meat species (3)

10800233884?profile=RESIZE_710xA volatile organic compound (VOC) analysis method has been developed to distinguish human remains from animal species in forensic cases and to identify the species of remains after disaster accidents. 

Seven animal species, plus human, were investigated.  Some VOCs had high species specificity, demonstrating that all tested muscle tissue samples could be distinguished based on different VOCs.  HS-GC-IMS proved to be a rapid, high-throughput, high-sensitivity and specific species identification method.  The authors propose that the technique could also be applied to food authenticity testing to verify meat species.

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Photo by Jez Timms on Unsplash

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Rapid DNA Meat Species Test Developed

Chinese researchers have  developed a very rapid (30 mins) DNA test that can detect multiple meat species including duck, chicken, cow, sheep and pig, which is easier, and requires less equipment than other techniques.  The method is based on recombinase polymerase amplification (RPA) – a rapid alternative to PCR developed by UK biotech TwistDx Ltd  combined with the nucleic acid stain SYBR green I produced by Life Technologies’ Molecular Probes subsidiary to visualise the results, and is carried out in a water bath at 37 degrees C. The method was able to detect 1 per cent pork adulteration in mutton or beef, and could also differentiate species in boiled, microwaved, pressure-cooked or fried meat samples.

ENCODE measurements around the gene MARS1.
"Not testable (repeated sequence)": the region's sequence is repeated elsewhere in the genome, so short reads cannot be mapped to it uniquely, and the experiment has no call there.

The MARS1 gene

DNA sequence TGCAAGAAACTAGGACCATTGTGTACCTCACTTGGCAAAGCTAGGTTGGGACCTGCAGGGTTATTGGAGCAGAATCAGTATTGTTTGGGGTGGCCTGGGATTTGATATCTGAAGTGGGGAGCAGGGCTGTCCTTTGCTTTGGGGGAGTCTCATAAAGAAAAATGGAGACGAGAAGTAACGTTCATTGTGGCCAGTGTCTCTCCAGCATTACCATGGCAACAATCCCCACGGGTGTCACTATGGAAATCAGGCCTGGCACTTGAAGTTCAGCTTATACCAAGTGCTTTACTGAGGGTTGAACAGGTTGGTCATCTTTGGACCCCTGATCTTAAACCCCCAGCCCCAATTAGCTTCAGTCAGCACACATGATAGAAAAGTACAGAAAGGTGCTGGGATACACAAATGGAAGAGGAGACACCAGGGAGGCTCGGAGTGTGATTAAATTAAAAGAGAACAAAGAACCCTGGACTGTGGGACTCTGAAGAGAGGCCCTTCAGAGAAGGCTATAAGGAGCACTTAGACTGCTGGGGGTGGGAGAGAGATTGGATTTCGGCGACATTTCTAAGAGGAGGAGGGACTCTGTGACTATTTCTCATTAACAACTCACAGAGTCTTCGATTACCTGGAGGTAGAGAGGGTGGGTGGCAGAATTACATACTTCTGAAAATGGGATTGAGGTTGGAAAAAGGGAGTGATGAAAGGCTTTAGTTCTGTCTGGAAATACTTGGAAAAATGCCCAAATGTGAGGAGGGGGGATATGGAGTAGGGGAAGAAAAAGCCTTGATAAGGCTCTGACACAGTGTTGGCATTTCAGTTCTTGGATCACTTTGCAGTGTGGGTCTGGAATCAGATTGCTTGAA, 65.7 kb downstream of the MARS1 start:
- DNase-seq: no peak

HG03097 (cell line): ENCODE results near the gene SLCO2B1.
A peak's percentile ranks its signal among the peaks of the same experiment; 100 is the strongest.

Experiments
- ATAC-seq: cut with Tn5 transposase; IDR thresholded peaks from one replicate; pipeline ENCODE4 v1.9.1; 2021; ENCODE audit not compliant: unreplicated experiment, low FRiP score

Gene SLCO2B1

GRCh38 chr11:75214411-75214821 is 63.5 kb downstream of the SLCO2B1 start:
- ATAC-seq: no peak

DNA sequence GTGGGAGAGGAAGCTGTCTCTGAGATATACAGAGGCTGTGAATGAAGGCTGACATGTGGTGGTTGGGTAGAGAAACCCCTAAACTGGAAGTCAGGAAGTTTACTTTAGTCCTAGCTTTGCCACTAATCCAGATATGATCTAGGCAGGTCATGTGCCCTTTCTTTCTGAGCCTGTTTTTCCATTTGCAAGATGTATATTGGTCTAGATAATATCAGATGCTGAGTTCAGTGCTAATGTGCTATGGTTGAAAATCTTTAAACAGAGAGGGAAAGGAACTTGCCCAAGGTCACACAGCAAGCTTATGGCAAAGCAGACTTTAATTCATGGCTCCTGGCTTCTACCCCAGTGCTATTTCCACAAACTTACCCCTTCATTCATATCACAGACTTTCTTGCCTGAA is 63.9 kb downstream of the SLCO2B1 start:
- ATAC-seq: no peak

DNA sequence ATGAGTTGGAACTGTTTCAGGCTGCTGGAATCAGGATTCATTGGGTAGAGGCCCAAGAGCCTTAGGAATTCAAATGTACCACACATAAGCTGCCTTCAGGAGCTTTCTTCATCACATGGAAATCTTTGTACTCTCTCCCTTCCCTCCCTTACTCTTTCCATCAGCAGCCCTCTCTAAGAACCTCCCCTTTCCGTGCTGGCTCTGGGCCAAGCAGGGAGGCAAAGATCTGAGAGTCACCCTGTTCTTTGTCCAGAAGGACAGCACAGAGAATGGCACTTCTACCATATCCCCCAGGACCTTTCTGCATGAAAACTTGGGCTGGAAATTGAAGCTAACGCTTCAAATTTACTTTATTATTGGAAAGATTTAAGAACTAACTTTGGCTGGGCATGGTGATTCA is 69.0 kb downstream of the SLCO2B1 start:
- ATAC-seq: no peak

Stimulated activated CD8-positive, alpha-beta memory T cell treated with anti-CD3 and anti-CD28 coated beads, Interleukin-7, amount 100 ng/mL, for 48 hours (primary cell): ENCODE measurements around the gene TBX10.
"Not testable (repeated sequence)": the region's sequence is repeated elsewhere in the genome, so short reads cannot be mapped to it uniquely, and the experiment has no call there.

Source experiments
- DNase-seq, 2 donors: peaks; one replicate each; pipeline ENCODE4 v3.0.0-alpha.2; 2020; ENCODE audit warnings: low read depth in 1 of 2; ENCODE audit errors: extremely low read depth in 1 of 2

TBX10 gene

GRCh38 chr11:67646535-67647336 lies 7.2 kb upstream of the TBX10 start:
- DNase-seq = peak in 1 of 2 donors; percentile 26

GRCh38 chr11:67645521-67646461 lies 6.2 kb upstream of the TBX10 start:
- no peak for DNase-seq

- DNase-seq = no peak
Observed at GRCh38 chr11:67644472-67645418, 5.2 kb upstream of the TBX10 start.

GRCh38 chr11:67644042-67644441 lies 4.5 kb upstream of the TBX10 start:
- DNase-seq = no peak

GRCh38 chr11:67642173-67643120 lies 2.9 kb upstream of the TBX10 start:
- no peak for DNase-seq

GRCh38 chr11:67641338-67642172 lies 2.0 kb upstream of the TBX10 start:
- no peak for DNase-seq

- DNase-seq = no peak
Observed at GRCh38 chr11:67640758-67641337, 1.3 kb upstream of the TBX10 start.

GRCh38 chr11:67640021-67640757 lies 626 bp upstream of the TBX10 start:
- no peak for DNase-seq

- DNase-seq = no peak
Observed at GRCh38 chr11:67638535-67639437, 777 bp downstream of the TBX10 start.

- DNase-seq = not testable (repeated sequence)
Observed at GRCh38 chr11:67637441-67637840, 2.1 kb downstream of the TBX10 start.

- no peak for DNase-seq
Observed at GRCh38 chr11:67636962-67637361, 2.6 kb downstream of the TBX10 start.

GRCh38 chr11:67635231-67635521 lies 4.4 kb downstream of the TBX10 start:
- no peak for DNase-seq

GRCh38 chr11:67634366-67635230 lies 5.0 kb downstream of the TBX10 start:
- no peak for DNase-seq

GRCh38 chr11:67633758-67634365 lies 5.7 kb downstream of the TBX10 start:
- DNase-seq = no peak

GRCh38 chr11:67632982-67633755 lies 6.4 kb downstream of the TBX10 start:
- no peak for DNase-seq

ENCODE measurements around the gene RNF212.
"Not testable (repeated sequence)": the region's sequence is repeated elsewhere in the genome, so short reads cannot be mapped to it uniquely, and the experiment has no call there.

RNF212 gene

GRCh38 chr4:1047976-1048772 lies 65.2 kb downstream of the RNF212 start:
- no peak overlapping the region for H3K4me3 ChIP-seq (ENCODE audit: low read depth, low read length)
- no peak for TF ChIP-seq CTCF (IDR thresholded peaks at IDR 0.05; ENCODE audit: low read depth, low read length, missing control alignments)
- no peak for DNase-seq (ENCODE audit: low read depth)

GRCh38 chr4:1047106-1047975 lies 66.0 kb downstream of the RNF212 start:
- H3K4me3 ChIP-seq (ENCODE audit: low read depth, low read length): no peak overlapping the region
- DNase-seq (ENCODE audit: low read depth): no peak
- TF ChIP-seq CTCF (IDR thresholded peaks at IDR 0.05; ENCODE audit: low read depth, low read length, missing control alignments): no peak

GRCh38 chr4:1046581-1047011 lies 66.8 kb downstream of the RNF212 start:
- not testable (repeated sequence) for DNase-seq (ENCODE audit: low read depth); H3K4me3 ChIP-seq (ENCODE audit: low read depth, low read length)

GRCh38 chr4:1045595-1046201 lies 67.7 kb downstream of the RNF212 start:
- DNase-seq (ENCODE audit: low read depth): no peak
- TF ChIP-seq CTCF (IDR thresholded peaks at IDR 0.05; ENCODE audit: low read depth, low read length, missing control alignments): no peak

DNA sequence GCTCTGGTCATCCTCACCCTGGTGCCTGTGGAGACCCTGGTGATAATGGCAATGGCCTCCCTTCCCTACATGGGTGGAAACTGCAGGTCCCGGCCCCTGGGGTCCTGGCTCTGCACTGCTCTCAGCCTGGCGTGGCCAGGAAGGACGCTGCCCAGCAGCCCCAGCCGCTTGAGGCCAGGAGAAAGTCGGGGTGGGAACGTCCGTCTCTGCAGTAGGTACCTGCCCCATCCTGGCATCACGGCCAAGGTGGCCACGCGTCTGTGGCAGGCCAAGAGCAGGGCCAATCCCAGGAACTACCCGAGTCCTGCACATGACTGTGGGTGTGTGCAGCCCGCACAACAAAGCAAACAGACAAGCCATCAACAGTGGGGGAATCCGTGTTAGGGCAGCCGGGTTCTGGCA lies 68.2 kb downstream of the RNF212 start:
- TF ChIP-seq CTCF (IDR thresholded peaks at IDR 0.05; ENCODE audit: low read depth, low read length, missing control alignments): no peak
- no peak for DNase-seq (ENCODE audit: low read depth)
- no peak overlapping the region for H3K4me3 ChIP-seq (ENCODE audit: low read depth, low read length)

Read the article at: rapid DNA test for meat species                                                                                                                                          

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Italian researchers validated a commercial low cost and density (LCD) Array (Meat 5.0 Version) based on a DNA biochip technology that simultaneously detects 24 animal species. Mixtures of the animal species covered by the kit were prepared at different concentrations and tested on raw/pasteurised, and heated meat and milk matrices. The array showed high specificity and high sensitivity, and it appeared to be robust and repeatable.

Read the abstract at: Chip Array validation for meat species

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